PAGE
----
The present invention is directed to a molded one-piece integral fishing rod handle and a method of molding which avoids the aforementioned shortcomings.
In accordance with an important aspect of the present invention, an improved fishing rod handle is provided which includes a preformed reel seat, means for securement of a fishing reel thereon and a molded handle which substantially surrounds the reel seat and adheres thereto to provide a one-piece integral fishing rod handle. The handle is molded from a rigid material which can be easily drilled to accept varying sizes of fishing rod blanks.
In accordance with another aspect of the present invention, a mold assembly is provided having a mold cavity in the configuration of a fishing rod handle which includes means to engage preformed individual rod handle components assembled onto a mold core pin such that the core pin and the preformed components are accurately registered within the mold cavity.
In accordance with still another aspect of the present invention, means for reinforcing portions of the molded rod handle having reduced thickness, such as finger triggers, is provided.
In accordance with another aspect of the present invention, a one-piece integral rod handle is molded on a mold core pin which has a diameter slightly less than that of the final fishing rod blank such that after molding the core pin cavity in the rod handle can then be subsequently reamed to accept any size rod blank.
In accordance with a further aspect of the present invention, a one-piece integral rod handle having a dual composition with improved fishing "feel" can be formed by first molding a rigid base handle portion onto the rod blank or core pin using a high density, rigid molding resin and then subsequently molding an outer softer surface covering for the rod handle using a low density, resilient molding resin.
Accordingly, it is a general object of the present invention to provide an improved one-piece integral fishing rod handle of the through-rod construction type.
Another object of the present invention is to provide a molding method for molding one-piece integral fishing rod handles directly onto fishing rod blanks.
Another object of the present invention is to provide a solid one-piece fishing rod handle wherein the molded portion of the rod grip substantially surrounds and adheres to a preformed reel seat portion and rod blank to form an integral and complete fishing rod.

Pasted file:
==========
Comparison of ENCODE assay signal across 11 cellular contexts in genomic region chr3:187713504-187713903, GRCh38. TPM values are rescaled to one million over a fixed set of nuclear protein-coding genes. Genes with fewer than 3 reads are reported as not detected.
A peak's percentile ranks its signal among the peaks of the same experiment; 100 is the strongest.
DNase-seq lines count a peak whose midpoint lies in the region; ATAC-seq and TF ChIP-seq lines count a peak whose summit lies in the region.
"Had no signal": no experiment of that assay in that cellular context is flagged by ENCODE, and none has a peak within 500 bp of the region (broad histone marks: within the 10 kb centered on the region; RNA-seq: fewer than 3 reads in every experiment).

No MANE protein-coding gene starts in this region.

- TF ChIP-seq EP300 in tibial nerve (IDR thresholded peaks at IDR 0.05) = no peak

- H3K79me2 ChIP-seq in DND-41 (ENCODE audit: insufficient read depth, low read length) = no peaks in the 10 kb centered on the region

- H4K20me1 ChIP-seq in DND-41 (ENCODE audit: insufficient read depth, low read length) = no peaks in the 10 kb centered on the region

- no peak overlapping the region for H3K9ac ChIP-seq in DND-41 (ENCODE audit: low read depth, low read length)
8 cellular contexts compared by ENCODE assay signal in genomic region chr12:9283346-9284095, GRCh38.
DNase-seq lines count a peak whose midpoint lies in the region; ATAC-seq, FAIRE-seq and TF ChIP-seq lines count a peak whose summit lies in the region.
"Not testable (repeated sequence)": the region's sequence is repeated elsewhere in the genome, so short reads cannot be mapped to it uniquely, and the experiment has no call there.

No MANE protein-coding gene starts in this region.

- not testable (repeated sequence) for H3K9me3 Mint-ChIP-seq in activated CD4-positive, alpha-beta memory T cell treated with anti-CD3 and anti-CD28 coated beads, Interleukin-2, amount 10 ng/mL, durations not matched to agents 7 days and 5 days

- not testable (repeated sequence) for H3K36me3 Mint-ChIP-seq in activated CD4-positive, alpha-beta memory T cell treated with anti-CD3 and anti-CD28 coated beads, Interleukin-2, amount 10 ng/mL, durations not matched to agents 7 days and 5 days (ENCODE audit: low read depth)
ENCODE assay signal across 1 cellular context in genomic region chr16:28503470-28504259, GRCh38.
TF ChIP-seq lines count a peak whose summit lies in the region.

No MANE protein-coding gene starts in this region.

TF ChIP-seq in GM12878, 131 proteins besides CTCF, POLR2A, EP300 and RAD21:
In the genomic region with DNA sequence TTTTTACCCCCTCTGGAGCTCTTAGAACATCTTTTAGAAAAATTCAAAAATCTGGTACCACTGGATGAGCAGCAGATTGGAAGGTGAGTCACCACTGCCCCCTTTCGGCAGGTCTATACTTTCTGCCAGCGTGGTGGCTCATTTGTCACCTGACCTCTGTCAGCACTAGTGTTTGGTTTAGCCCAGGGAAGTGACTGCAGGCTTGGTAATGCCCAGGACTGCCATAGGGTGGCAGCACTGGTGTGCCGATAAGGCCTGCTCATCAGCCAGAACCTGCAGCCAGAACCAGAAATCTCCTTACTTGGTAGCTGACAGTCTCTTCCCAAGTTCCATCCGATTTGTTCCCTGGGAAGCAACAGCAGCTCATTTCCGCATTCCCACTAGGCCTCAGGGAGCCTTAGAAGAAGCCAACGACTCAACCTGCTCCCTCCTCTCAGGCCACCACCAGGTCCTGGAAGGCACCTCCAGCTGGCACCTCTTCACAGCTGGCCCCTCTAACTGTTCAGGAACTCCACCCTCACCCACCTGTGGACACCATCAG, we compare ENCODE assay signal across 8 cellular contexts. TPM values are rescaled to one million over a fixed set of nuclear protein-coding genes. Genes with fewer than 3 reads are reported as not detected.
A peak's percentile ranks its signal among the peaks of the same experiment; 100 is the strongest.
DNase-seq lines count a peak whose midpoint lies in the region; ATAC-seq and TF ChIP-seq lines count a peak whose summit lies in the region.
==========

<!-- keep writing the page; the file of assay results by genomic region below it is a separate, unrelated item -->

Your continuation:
A further object of the present invention is to provide a solid one-piece integral fishing rod handle for use in the assembly of fishing rods of the through-rod type of construction which can be easily drilled out to accept different sizes of fishing rod blanks.
Still another object of the present invention is to provide a method for molding a one-piece integral dual composition fishing rod handle in which a rod handle rigid base molded section is covered with a resilient outer surface molded section to supply greater comfort, sensitivity and durability to the fishing rod handle.
In accordance with yet another object of the present invention, means for registering individual rod handle components within a mold cavity are provided such that those components are accurately aligned within the mold cavity to provide an integrally molded rod handle.
These and other objects, features and advantages of the present invention will be clearly understood through a consideration of the following detailed description.
In the course of this description, reference will be frequently made to the attached drawings in which identical reference numerals indicate like parts and wherein:
FIG. 1 is a sectional view of a fishing rod handle of conventional construction with a partial reel (shown in phantom) mounted thereon and a partial rod blank extending therefrom;
FIG. 2 is a plan view of a mold block and core pin assembly used in making a fishing rod handle in accordance with the present invention;
FIG. 2a is a section taken along line 2a--2a of the closed mold block of FIG. 2;
FIG. 2b is a section taken along line 2b--2b of the closed mold block of FIG. 2;
FIG. 3 is a perspective view of the alignment sheath used in molding rod handles in accordance with the present invention;
FIG. 3a is a section taken along line 3a--3a of FIG. 3;